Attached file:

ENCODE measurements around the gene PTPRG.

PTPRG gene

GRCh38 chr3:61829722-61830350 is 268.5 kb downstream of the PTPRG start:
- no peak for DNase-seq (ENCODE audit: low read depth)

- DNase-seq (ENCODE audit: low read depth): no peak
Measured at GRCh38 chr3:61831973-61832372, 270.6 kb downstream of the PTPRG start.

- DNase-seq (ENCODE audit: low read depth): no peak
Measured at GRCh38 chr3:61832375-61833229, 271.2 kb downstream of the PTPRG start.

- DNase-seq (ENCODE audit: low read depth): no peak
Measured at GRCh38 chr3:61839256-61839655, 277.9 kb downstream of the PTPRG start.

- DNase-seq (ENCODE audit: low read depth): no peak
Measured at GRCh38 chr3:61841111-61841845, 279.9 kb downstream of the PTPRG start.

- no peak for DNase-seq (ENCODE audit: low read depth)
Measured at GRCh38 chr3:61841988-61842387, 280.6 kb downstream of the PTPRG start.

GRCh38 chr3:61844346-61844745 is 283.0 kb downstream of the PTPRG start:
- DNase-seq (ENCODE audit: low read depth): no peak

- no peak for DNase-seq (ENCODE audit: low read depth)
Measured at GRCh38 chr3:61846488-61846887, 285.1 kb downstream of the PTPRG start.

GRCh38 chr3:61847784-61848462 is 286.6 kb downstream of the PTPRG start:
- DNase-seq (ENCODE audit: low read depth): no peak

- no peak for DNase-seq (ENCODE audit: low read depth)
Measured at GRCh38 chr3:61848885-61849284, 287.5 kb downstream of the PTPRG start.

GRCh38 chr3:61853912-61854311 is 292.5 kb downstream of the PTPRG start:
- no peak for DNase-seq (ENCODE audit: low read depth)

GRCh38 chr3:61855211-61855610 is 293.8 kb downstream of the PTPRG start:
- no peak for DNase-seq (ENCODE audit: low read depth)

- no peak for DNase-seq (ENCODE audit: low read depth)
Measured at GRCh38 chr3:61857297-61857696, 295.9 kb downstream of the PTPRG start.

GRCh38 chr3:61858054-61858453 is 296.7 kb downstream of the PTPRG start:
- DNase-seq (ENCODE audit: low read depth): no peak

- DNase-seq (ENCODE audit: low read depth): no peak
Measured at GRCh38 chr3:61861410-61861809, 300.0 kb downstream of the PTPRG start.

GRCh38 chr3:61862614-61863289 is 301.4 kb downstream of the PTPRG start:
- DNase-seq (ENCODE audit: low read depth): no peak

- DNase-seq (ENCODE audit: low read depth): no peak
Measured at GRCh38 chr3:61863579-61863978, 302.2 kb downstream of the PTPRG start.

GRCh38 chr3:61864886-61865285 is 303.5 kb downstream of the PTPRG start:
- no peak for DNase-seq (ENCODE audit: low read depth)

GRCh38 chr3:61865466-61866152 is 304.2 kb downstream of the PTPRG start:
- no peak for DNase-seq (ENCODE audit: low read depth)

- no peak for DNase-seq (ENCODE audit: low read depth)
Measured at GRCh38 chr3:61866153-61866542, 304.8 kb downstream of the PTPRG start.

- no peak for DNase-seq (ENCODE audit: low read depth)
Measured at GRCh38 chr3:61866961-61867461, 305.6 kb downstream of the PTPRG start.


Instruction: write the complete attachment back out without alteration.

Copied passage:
ENCODE measurements around the gene PTPRG.

PTPRG gene

GRCh38 chr3:61829722-61830350 is 268.5 kb downstream of the PTPRG start:
- no peak for DNase-seq (ENCODE audit: low read depth)

- DNase-seq (ENCODE audit: low read depth): no peak
Measured at GRCh38 chr3:61831973-61832372, 270.6 kb downstream of the PTPRG start.

- DNase-seq (ENCODE audit: low read depth): no peak
Measured at GRCh38 chr3:61832375-61833229, 271.2 kb downstream of the PTPRG start.

- DNase-seq (ENCODE audit: low read depth): no peak
Measured at GRCh38 chr3:61839256-61839655, 277.9 kb downstream of the PTPRG start.

- DNase-seq (ENCODE audit: low read depth): no peak
Measured at GRCh38 chr3:61841111-61841845, 279.9 kb downstream of the PTPRG start.

- no peak for DNase-seq (ENCODE audit: low read depth)
Measured at GRCh38 chr3:61841988-61842387, 280.6 kb downstream of the PTPRG start.

GRCh38 chr3:61844346-61844745 is 283.0 kb downstream of the PTPRG start:
- DNase-seq (ENCODE audit: low read depth): no peak

- no peak for DNase-seq (ENCODE audit: low read depth)
Measured at GRCh38 chr3:61846488-61846887, 285.1 kb downstream of the PTPRG start.

GRCh38 chr3:61847784-61848462 is 286.6 kb downstream of the PTPRG start:
- DNase-seq (ENCODE audit: low read depth): no peak

- no peak for DNase-seq (ENCODE audit: low read depth)
Measured at GRCh38 chr3:61848885-61849284, 287.5 kb downstream of the PTPRG start.

GRCh38 chr3:61853912-61854311 is 292.5 kb downstream of the PTPRG start:
- no peak for DNase-seq (ENCODE audit: low read depth)

GRCh38 chr3:61855211-61855610 is 293.8 kb downstream of the PTPRG start:
- no peak for DNase-seq (ENCODE audit: low read depth)

- no peak for DNase-seq (ENCODE audit: low read depth)
Measured at GRCh38 chr3:61857297-61857696, 295.9 kb downstream of the PTPRG start.

GRCh38 chr3:61858054-61858453 is 296.7 kb downstream of the PTPRG start:
- DNase-seq (ENCODE audit: low read depth): no peak

- DNase-seq (ENCODE audit: low read depth): no peak
Measured at GRCh38 chr3:61861410-61861809, 300.0 kb downstream of the PTPRG start.

GRCh38 chr3:61862614-61863289 is 301.4 kb downstream of the PTPRG start:
- DNase-seq (ENCODE audit: low read depth): no peak

- DNase-seq (ENCODE audit: low read depth): no peak
Measured at GRCh38 chr3:61863579-61863978, 302.2 kb downstream of the PTPRG start.

GRCh38 chr3:61864886-61865285 is 303.5 kb downstream of the PTPRG start:
- no peak for DNase-seq (ENCODE audit: low read depth)

GRCh38 chr3:61865466-61866152 is 304.2 kb downstream of the PTPRG start:
- no peak for DNase-seq (ENCODE audit: low read depth)

- no peak for DNase-seq (ENCODE audit: low read depth)
Measured at GRCh38 chr3:61866153-61866542, 304.8 kb downstream of the PTPRG start.

- no peak for DNase-seq (ENCODE audit: low read depth)
Measured at GRCh38 chr3:61866961-61867461, 305.6 kb downstream of the PTPRG start.